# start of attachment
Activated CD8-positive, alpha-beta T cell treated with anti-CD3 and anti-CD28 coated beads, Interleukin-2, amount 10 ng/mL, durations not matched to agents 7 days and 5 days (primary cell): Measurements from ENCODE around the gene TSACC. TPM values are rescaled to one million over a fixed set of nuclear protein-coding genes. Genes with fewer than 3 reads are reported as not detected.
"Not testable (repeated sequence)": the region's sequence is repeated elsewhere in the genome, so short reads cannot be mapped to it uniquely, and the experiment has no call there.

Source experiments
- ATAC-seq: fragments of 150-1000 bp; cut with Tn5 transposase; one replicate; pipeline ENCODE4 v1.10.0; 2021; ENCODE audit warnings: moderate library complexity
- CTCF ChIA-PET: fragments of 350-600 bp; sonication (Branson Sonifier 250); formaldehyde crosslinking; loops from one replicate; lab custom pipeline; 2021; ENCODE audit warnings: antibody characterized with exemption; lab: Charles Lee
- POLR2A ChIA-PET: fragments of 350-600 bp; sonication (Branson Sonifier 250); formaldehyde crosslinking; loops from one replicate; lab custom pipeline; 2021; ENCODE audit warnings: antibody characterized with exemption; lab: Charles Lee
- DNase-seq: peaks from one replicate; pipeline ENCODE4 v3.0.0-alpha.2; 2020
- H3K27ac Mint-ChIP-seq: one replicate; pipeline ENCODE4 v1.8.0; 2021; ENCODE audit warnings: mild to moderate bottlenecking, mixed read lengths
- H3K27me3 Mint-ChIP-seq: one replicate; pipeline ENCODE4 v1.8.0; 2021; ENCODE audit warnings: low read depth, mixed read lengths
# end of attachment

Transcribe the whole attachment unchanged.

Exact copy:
Activated CD8-positive, alpha-beta T cell treated with anti-CD3 and anti-CD28 coated beads, Interleukin-2, amount 10 ng/mL, durations not matched to agents 7 days and 5 days (primary cell): Measurements from ENCODE around the gene TSACC. TPM values are rescaled to one million over a fixed set of nuclear protein-coding genes. Genes with fewer than 3 reads are reported as not detected.
"Not testable (repeated sequence)": the region's sequence is repeated elsewhere in the genome, so short reads cannot be mapped to it uniquely, and the experiment has no call there.

Source experiments
- ATAC-seq: fragments of 150-1000 bp; cut with Tn5 transposase; one replicate; pipeline ENCODE4 v1.10.0; 2021; ENCODE audit warnings: moderate library complexity
- CTCF ChIA-PET: fragments of 350-600 bp; sonication (Branson Sonifier 250); formaldehyde crosslinking; loops from one replicate; lab custom pipeline; 2021; ENCODE audit warnings: antibody characterized with exemption; lab: Charles Lee
- POLR2A ChIA-PET: fragments of 350-600 bp; sonication (Branson Sonifier 250); formaldehyde crosslinking; loops from one replicate; lab custom pipeline; 2021; ENCODE audit warnings: antibody characterized with exemption; lab: Charles Lee
- DNase-seq: peaks from one replicate; pipeline ENCODE4 v3.0.0-alpha.2; 2020
- H3K27ac Mint-ChIP-seq: one replicate; pipeline ENCODE4 v1.8.0; 2021; ENCODE audit warnings: mild to moderate bottlenecking, mixed read lengths
- H3K27me3 Mint-ChIP-seq: one replicate; pipeline ENCODE4 v1.8.0; 2021; ENCODE audit warnings: low read depth, mixed read lengths